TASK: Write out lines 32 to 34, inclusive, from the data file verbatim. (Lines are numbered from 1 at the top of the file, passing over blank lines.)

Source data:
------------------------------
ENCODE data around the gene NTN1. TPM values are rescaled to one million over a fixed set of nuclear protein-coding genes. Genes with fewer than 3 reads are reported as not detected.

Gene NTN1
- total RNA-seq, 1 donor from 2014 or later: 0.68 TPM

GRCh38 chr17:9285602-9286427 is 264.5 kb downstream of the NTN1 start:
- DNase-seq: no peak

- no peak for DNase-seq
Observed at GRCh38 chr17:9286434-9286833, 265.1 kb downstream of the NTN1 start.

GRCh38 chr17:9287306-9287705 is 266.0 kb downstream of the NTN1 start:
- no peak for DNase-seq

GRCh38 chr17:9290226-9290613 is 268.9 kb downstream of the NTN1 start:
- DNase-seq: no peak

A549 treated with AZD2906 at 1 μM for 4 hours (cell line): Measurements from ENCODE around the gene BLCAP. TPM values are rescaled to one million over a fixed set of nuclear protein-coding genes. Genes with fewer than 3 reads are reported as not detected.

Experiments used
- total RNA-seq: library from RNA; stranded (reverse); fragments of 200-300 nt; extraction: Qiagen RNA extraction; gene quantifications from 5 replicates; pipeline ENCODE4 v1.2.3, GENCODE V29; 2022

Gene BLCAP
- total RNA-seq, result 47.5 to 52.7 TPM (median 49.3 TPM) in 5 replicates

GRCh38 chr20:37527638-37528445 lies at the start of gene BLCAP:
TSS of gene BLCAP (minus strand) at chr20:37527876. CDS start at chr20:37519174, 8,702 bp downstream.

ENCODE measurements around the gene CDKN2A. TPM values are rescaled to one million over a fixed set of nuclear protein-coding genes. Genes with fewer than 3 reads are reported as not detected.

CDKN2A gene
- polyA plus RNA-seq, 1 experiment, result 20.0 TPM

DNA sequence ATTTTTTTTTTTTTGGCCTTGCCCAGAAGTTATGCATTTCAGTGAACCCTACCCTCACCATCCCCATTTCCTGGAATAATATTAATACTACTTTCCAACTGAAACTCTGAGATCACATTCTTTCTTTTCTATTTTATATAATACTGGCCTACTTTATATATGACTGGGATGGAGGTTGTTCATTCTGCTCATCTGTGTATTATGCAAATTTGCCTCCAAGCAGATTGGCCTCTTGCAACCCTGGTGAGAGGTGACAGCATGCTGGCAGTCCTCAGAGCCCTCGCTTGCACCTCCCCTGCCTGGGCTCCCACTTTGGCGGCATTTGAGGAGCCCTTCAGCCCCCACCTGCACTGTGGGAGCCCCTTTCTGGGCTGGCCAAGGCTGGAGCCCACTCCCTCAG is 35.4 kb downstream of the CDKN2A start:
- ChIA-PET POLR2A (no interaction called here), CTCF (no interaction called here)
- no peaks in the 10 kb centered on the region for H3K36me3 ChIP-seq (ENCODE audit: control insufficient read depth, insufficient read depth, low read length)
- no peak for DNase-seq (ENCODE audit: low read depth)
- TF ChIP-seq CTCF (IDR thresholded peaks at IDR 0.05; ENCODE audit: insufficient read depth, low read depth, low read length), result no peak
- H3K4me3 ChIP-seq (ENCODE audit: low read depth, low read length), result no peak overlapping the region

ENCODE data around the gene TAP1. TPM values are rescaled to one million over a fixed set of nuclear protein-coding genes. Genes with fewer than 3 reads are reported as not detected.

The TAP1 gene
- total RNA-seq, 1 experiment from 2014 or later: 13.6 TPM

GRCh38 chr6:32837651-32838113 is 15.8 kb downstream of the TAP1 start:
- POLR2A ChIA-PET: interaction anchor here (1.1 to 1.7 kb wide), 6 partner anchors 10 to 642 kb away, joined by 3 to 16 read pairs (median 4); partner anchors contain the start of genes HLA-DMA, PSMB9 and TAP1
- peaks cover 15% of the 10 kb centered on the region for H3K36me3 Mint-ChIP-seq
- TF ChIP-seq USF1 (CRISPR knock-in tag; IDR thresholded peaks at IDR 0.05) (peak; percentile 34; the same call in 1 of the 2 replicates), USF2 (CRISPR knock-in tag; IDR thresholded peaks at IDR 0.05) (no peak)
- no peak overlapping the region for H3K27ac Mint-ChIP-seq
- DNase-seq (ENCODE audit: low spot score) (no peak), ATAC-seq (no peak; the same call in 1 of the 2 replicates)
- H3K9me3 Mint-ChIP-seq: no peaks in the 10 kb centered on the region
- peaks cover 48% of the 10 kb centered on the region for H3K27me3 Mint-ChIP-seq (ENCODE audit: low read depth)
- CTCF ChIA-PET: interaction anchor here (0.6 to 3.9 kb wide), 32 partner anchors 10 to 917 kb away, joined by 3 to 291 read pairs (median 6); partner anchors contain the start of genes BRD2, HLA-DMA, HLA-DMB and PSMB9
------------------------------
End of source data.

- POLR2A ChIA-PET: interaction anchor here (1.1 to 1.7 kb wide), 6 partner anchors 10 to 642 kb away, joined by 3 to 16 read pairs (median 4); partner anchors contain the start of genes HLA-DMA, PSMB9 and TAP1
- peaks cover 15% of the 10 kb centered on the region for H3K36me3 Mint-ChIP-seq
- TF ChIP-seq USF1 (CRISPR knock-in tag; IDR thresholded peaks at IDR 0.05) (peak; percentile 34; the same call in 1 of the 2 replicates), USF2 (CRISPR knock-in tag; IDR thresholded peaks at IDR 0.05) (no peak)